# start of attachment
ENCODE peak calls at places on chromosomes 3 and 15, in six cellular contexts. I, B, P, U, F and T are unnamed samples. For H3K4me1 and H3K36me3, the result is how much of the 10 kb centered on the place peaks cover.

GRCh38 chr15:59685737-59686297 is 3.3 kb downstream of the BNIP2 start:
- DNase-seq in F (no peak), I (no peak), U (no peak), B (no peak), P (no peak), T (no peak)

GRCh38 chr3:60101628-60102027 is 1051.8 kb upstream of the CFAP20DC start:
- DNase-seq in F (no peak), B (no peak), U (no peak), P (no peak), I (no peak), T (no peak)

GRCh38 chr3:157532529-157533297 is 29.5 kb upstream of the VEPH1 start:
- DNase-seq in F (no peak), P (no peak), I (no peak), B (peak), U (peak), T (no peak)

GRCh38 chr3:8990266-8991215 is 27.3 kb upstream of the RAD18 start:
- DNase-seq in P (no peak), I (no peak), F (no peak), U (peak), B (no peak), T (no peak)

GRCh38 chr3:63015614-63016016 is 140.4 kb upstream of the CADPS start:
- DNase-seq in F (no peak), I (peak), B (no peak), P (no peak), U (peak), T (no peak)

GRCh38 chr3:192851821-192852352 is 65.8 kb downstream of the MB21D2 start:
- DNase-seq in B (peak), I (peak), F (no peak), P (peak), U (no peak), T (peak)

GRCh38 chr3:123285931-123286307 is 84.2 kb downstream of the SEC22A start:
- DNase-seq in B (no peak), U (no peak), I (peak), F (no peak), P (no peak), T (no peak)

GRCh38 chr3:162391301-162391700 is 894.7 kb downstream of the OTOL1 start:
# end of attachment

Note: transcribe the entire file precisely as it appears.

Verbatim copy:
ENCODE peak calls at places on chromosomes 3 and 15, in six cellular contexts. I, B, P, U, F and T are unnamed samples. For H3K4me1 and H3K36me3, the result is how much of the 10 kb centered on the place peaks cover.

GRCh38 chr15:59685737-59686297 is 3.3 kb downstream of the BNIP2 start:
- DNase-seq in F (no peak), I (no peak), U (no peak), B (no peak), P (no peak), T (no peak)

GRCh38 chr3:60101628-60102027 is 1051.8 kb upstream of the CFAP20DC start:
- DNase-seq in F (no peak), B (no peak), U (no peak), P (no peak), I (no peak), T (no peak)

GRCh38 chr3:157532529-157533297 is 29.5 kb upstream of the VEPH1 start:
- DNase-seq in F (no peak), P (no peak), I (no peak), B (peak), U (peak), T (no peak)

GRCh38 chr3:8990266-8991215 is 27.3 kb upstream of the RAD18 start:
- DNase-seq in P (no peak), I (no peak), F (no peak), U (peak), B (no peak), T (no peak)

GRCh38 chr3:63015614-63016016 is 140.4 kb upstream of the CADPS start:
- DNase-seq in F (no peak), I (peak), B (no peak), P (no peak), U (peak), T (no peak)

GRCh38 chr3:192851821-192852352 is 65.8 kb downstream of the MB21D2 start:
- DNase-seq in B (peak), I (peak), F (no peak), P (peak), U (no peak), T (peak)

GRCh38 chr3:123285931-123286307 is 84.2 kb downstream of the SEC22A start:
- DNase-seq in B (no peak), U (no peak), I (peak), F (no peak), P (no peak), T (no peak)

GRCh38 chr3:162391301-162391700 is 894.7 kb downstream of the OTOL1 start: